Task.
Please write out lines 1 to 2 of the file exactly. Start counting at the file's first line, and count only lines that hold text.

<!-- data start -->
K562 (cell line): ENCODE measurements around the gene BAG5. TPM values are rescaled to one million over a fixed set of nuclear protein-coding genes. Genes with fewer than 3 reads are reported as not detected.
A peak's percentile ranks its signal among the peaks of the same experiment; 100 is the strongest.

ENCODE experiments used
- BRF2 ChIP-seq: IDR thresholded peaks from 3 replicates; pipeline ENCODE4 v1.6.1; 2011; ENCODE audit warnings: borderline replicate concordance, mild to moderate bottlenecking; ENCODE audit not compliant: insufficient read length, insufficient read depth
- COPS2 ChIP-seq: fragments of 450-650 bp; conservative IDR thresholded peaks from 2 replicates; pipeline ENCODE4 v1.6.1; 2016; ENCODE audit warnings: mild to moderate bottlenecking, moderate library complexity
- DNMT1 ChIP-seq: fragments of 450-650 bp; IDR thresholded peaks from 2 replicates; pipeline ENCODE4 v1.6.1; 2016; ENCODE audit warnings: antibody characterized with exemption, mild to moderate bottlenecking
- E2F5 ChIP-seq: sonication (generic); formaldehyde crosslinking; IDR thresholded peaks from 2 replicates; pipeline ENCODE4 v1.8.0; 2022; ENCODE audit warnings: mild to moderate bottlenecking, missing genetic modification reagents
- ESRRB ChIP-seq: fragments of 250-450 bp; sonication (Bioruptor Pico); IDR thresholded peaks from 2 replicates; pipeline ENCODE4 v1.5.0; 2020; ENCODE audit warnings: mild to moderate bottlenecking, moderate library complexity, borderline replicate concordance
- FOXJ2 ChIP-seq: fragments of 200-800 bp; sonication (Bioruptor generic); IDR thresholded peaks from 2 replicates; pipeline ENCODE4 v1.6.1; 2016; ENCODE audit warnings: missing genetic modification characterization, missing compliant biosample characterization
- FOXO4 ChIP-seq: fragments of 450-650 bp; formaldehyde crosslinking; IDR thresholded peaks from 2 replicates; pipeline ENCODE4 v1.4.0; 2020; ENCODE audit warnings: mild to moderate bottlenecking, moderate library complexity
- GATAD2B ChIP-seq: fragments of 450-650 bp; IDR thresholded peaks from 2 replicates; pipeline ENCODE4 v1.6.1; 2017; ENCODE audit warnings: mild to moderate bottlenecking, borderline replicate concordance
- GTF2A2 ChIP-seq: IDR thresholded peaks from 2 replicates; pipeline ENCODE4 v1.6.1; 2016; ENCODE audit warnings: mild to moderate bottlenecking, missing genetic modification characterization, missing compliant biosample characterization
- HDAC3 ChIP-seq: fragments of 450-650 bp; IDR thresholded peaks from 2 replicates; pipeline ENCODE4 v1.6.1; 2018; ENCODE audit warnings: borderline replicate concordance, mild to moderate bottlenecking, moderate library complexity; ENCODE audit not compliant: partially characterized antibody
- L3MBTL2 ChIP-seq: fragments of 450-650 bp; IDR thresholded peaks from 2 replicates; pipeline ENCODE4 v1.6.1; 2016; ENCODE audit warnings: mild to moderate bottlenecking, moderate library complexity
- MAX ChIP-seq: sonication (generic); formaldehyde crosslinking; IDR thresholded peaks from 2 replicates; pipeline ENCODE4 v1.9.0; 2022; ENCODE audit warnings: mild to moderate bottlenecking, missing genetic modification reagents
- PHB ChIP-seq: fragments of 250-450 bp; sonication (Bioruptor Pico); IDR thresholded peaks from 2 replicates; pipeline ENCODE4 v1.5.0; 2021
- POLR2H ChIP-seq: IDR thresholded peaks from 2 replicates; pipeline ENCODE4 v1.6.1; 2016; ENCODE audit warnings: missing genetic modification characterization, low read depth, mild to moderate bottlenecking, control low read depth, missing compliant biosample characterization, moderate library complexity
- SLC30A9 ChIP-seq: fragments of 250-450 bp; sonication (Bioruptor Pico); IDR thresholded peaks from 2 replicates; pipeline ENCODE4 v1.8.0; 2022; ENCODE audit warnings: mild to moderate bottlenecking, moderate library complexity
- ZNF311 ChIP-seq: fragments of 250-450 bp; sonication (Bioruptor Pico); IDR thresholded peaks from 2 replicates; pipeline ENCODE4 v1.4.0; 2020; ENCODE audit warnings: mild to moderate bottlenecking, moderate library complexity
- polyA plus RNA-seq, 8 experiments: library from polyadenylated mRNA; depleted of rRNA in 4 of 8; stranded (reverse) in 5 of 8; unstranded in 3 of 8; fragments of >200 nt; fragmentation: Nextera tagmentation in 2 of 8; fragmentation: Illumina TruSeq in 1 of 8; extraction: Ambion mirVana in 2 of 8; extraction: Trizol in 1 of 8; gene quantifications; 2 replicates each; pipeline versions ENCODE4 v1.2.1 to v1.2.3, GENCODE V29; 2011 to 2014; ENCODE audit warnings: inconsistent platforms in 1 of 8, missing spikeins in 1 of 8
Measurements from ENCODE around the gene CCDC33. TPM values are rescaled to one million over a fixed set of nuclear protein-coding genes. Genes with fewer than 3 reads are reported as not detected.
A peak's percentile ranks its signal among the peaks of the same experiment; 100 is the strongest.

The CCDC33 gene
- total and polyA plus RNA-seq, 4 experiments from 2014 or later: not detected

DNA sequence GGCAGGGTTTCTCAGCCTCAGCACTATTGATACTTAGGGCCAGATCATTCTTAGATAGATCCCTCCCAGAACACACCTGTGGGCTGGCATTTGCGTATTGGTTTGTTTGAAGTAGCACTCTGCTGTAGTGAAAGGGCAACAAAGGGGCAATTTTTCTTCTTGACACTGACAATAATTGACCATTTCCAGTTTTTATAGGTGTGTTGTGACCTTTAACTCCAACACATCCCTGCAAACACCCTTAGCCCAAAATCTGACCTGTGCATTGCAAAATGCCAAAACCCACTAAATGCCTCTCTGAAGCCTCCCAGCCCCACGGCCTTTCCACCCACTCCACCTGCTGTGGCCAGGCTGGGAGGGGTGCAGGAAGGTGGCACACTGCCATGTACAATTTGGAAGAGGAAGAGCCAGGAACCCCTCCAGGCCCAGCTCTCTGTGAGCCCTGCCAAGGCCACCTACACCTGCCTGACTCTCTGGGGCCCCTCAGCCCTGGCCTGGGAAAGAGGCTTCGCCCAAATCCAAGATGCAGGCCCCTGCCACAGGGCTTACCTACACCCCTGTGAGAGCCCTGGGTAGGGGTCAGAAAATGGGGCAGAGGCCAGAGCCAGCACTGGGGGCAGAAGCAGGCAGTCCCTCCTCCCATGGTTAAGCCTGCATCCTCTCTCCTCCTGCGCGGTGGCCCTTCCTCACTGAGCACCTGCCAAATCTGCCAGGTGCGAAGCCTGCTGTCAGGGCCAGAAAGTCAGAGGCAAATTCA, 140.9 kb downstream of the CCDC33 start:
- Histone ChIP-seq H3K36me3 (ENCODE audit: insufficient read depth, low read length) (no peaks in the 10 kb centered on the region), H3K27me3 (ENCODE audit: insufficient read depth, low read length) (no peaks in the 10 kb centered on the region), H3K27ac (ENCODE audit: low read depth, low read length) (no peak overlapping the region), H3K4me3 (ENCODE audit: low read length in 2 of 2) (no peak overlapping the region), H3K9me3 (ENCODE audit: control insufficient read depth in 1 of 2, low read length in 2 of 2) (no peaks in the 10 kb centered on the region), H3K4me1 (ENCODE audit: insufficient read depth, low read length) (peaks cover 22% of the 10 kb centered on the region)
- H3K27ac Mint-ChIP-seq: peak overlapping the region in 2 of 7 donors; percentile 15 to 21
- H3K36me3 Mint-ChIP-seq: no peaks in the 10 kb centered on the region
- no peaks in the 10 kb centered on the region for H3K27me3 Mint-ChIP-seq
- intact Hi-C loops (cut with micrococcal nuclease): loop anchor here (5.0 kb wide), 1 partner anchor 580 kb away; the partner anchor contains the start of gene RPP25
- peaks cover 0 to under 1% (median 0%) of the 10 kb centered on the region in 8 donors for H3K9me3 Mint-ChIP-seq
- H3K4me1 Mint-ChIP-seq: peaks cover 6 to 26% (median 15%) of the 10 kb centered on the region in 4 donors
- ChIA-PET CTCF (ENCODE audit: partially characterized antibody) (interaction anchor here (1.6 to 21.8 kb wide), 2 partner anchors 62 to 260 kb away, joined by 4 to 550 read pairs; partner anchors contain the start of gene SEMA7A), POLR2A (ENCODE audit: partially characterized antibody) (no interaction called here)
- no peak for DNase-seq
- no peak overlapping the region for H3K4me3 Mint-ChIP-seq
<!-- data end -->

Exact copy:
K562 (cell line): ENCODE measurements around the gene BAG5. TPM values are rescaled to one million over a fixed set of nuclear protein-coding genes. Genes with fewer than 3 reads are reported as not detected.
A peak's percentile ranks its signal among the peaks of the same experiment; 100 is the strongest.